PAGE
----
GOSPEL LK 24:35-48

All of these things (being in a loving relationship with God, repenting for our sins, and doing our best to live a holy life) lead us to a key message in today’s Gospel: Peace

“Peace” was what Jesus offered to his disciples every time he greeted them after the resurrection. Peace was what the disciples felt when they recognized Jesus as real, and not as a ghost that had appeared to them.

You know, the disciples were a lot like us. They were people prone to make mistakes. They were people looking for direction. They were people in search of peace and joy. What we hear in today’s Gospel is a reminder that all of Christ’s life (including his suffering, death and resurrection) is part of God’s grand plan for us. Two thousand years later, we still need direction. We are still going to mistakes. But that doesn’t mean we give up. We, too, have to trust in God’s great plan for us. We have to continue to open our hearts and minds to God’s love. And we need to be both patient, and persistent. This will lead us to the peace and joy we long for.

We are not alone in our journey. We have an advocate in Jesus, and the Holy Spirit to guide us.

Last night, my wife and I attended a concert by Casting Crowns, one of our favorite Christian music groups. The song that really “spoke” to me last night is titled “Just be Held.” (Click here to listen) It touched my heart when they sang it in concert as I reflected on our need to rely on God (and Jesus as our advocate) as we move through difficult times in life. Let the chorus of this song resonate in your hearts:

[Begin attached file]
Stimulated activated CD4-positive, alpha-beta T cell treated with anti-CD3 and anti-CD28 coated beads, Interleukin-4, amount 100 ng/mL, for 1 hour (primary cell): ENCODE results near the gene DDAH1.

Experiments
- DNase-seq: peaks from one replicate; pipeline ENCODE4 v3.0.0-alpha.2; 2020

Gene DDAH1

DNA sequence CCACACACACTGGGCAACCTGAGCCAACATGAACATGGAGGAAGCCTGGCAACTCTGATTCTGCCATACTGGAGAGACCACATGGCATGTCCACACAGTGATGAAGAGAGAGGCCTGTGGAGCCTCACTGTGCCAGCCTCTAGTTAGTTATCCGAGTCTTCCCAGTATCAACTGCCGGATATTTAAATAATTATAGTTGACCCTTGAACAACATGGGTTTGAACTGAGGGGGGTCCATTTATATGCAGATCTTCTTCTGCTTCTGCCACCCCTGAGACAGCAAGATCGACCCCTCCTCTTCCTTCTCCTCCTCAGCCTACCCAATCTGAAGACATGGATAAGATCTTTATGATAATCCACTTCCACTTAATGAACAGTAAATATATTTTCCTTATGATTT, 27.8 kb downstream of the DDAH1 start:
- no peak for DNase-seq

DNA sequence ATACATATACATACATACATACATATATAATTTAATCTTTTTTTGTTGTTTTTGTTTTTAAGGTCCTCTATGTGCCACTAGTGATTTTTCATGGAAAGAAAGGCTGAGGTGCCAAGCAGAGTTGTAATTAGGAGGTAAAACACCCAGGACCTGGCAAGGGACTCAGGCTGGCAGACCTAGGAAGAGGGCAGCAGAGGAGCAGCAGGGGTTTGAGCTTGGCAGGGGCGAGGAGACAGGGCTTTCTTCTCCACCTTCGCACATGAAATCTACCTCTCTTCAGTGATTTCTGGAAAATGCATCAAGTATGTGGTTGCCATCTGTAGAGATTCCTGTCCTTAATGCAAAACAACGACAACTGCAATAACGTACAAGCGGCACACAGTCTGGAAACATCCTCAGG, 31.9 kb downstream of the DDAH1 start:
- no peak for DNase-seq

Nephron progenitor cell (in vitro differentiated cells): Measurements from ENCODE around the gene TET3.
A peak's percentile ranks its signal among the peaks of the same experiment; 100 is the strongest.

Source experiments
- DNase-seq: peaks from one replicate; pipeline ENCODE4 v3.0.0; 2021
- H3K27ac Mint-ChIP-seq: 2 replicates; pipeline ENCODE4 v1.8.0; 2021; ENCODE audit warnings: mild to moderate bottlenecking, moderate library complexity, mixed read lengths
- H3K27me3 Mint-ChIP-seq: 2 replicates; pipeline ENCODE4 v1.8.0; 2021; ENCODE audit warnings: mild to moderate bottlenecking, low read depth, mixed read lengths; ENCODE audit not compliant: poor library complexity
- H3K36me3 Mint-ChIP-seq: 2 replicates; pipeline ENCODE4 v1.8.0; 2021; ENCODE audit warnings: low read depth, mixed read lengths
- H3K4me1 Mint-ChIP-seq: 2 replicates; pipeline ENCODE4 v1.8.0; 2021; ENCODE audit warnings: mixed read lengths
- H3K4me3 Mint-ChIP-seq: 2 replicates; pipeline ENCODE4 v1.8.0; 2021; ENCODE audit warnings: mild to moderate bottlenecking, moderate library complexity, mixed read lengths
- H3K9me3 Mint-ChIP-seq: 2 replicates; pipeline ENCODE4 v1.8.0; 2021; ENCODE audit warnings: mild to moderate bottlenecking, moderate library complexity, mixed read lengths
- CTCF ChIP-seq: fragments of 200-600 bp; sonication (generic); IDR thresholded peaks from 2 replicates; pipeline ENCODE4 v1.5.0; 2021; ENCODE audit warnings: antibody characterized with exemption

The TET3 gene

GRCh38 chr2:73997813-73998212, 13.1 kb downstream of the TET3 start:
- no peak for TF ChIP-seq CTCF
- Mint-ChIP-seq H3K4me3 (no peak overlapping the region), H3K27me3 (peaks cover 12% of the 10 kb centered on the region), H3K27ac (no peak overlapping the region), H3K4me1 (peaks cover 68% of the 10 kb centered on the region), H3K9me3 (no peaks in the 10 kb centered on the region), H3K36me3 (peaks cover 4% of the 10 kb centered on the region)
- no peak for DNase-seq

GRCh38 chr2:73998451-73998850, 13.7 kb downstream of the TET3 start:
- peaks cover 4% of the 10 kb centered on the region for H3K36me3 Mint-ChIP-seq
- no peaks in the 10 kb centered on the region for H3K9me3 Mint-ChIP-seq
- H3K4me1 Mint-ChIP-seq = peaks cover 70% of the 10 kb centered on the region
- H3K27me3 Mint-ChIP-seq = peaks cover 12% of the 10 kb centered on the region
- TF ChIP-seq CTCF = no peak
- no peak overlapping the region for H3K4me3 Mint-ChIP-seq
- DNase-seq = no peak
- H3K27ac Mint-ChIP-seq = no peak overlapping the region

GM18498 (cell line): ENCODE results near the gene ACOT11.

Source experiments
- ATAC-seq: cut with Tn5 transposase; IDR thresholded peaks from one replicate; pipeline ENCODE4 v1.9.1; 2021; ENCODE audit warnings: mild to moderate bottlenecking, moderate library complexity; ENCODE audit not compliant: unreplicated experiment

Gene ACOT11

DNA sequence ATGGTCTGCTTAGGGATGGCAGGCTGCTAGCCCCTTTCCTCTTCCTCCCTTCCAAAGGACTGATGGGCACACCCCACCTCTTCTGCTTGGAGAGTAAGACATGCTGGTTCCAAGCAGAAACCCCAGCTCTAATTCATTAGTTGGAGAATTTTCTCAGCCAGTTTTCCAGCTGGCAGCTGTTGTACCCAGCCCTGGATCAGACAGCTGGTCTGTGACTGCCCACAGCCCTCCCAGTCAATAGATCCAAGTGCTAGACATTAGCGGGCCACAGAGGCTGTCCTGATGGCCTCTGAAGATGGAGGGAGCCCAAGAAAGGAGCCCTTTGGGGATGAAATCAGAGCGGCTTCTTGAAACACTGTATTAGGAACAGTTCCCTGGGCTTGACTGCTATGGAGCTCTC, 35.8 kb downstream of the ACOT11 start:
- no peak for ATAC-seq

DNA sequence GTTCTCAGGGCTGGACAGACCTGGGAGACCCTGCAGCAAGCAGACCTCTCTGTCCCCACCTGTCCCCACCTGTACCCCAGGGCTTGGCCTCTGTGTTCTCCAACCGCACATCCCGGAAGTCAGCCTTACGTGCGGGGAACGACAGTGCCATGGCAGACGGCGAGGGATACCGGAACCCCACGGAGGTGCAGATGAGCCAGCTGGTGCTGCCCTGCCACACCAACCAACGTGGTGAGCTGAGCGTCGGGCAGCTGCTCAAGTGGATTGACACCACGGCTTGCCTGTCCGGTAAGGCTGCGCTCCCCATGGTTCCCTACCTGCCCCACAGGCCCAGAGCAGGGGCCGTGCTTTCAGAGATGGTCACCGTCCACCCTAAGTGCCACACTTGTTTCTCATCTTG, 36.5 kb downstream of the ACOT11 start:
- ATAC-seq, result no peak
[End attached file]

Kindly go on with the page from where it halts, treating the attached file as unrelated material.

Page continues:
So when you’re on your knees and answers seem so far away
You’re not alone, stop holding on and just be held
You’re world’s not falling apart, it’s falling into place
I’m on the throne, stop holding on and just be held

What a beautiful sentiment. In those times when we think our world is falling apart in chaos, it can merely be a time when God is helping bring our lives together. In those times, God invites us to not cling physically to him, but just allow God to hold us in his heart.

I invite you to take some time this week to allow yourself to “just be held.” Spend some quiet, reflective time in Jesus’ loving arms.

Amid the brokenness in your life, let God help you see the good in your life. Let him help you see the path, the plan he has prepared for you. Allow him to guide you to peace and joy.

God Writes on Our Hearts

sunset-hands-love-woman.jpgHomily from the 5th Sunday of Lent
March 18, 2018

Today’s First Reading provides a powerful image of what it takes to be in a loving relationship with God. What does it take? An open and willing heart to create the type of intimate relationship that God wants with each of us.